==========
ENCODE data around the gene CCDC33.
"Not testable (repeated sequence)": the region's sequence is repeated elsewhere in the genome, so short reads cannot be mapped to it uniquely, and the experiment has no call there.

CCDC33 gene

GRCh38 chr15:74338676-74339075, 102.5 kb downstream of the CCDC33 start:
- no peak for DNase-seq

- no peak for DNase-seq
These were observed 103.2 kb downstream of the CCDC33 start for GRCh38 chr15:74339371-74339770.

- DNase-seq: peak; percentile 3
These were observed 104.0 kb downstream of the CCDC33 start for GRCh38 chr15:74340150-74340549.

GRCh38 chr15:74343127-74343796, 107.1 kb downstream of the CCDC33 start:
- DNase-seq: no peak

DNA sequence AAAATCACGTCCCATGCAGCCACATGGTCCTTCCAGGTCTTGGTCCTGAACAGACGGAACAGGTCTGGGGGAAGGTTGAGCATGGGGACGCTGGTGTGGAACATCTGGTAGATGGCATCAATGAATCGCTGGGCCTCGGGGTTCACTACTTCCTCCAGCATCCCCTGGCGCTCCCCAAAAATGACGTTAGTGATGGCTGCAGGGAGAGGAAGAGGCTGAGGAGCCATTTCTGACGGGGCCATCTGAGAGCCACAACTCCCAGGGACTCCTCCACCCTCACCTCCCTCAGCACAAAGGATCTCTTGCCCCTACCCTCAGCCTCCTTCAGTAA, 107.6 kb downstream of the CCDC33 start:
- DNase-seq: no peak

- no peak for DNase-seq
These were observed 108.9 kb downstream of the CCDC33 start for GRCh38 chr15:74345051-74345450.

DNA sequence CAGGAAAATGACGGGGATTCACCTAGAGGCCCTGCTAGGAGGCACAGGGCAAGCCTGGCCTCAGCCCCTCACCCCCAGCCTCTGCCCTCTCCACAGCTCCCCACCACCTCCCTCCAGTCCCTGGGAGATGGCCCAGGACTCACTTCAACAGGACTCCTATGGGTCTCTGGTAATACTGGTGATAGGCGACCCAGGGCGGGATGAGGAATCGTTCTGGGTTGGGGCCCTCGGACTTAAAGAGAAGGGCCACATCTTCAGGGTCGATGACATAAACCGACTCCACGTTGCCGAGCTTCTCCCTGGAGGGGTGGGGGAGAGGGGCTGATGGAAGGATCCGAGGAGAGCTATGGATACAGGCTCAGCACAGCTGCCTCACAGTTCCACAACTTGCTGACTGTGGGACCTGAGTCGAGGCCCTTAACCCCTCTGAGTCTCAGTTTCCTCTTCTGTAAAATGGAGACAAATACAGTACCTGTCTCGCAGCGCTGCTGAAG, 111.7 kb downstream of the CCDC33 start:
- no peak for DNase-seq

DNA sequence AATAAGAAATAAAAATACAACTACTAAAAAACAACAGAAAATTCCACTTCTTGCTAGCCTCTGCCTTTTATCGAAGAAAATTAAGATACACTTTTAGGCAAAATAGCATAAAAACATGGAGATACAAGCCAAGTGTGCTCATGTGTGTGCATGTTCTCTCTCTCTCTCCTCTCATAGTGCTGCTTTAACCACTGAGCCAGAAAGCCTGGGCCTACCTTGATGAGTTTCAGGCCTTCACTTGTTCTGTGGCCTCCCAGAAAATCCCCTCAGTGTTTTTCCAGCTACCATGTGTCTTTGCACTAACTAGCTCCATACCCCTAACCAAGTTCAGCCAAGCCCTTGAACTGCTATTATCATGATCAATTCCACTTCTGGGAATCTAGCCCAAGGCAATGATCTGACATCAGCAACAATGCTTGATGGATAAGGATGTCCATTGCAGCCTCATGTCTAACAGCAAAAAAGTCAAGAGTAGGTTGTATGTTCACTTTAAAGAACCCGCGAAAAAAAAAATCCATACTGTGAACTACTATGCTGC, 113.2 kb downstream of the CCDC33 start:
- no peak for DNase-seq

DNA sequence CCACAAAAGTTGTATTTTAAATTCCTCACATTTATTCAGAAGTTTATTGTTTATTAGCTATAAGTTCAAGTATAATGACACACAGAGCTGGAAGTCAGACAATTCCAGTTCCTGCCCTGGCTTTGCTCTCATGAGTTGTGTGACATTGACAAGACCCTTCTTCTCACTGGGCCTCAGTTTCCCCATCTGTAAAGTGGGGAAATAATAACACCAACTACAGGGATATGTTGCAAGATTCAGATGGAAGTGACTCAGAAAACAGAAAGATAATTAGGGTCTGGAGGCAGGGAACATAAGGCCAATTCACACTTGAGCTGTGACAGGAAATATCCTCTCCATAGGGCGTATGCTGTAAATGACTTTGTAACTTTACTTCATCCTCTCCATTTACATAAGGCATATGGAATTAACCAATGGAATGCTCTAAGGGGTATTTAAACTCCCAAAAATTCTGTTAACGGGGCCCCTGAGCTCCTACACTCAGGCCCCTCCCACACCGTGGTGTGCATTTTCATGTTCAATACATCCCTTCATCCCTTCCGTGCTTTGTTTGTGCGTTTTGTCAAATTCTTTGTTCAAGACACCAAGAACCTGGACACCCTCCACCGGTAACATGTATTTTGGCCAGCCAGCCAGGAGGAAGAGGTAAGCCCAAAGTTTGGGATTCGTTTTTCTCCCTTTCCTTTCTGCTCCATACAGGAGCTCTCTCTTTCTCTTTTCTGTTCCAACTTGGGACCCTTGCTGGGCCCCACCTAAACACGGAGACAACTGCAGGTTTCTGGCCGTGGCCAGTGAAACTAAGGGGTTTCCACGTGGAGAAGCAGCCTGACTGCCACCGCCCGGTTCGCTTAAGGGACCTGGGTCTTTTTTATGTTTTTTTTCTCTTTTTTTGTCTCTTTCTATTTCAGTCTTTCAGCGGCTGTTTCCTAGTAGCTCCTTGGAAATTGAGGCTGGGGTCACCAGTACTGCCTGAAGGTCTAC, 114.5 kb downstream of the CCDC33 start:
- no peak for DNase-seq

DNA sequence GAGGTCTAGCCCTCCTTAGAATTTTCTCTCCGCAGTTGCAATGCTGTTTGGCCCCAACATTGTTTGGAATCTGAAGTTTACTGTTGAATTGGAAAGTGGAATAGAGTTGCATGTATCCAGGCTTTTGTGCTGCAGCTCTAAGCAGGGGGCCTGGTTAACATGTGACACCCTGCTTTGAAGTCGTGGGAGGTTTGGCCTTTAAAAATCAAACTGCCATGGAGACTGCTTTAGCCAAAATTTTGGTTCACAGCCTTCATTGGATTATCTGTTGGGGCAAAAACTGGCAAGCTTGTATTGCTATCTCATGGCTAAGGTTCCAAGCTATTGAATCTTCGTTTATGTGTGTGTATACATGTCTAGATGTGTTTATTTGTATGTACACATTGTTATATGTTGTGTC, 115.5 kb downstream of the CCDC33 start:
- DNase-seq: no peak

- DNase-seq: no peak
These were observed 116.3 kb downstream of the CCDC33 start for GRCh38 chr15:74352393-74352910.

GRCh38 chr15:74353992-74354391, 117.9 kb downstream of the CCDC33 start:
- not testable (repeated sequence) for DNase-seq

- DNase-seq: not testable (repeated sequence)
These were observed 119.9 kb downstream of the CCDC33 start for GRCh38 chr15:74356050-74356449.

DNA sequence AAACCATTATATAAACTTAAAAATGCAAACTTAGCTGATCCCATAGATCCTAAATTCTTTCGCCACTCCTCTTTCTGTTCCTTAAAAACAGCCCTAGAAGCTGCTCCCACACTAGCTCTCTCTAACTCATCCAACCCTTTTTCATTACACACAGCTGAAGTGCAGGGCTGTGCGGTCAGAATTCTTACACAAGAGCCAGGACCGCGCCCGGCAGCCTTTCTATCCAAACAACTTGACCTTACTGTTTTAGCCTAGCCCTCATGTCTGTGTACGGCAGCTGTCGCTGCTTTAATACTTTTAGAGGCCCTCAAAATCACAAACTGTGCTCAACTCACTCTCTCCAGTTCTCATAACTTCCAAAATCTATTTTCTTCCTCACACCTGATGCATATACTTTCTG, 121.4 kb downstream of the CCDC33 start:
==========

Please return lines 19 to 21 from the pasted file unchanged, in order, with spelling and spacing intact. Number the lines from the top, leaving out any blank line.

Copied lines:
- no peak for DNase-seq

DNA sequence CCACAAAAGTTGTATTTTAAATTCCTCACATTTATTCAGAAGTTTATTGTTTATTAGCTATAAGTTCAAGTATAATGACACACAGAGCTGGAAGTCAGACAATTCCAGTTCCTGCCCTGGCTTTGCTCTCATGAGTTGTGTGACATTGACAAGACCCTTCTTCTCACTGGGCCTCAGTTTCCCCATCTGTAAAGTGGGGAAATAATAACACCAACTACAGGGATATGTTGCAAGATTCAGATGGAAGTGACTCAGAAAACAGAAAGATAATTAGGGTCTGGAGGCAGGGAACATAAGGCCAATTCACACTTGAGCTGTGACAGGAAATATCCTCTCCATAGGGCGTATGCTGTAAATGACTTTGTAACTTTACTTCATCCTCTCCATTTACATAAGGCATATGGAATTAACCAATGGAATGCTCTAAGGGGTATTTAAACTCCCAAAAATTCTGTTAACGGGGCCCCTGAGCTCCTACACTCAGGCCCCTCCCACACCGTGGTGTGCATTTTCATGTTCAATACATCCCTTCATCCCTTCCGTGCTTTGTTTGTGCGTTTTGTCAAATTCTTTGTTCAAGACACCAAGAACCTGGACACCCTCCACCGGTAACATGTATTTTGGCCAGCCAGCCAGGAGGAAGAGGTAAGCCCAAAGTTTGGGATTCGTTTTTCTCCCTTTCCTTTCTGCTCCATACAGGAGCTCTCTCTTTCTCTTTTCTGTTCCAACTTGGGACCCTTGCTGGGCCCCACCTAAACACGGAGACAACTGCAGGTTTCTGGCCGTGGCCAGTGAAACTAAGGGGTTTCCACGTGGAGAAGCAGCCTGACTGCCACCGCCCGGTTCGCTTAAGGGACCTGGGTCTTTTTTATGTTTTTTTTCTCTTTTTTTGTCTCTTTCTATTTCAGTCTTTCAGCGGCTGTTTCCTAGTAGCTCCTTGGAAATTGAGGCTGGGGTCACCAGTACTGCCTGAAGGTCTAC, 114.5 kb downstream of the CCDC33 start:
- no peak for DNase-seq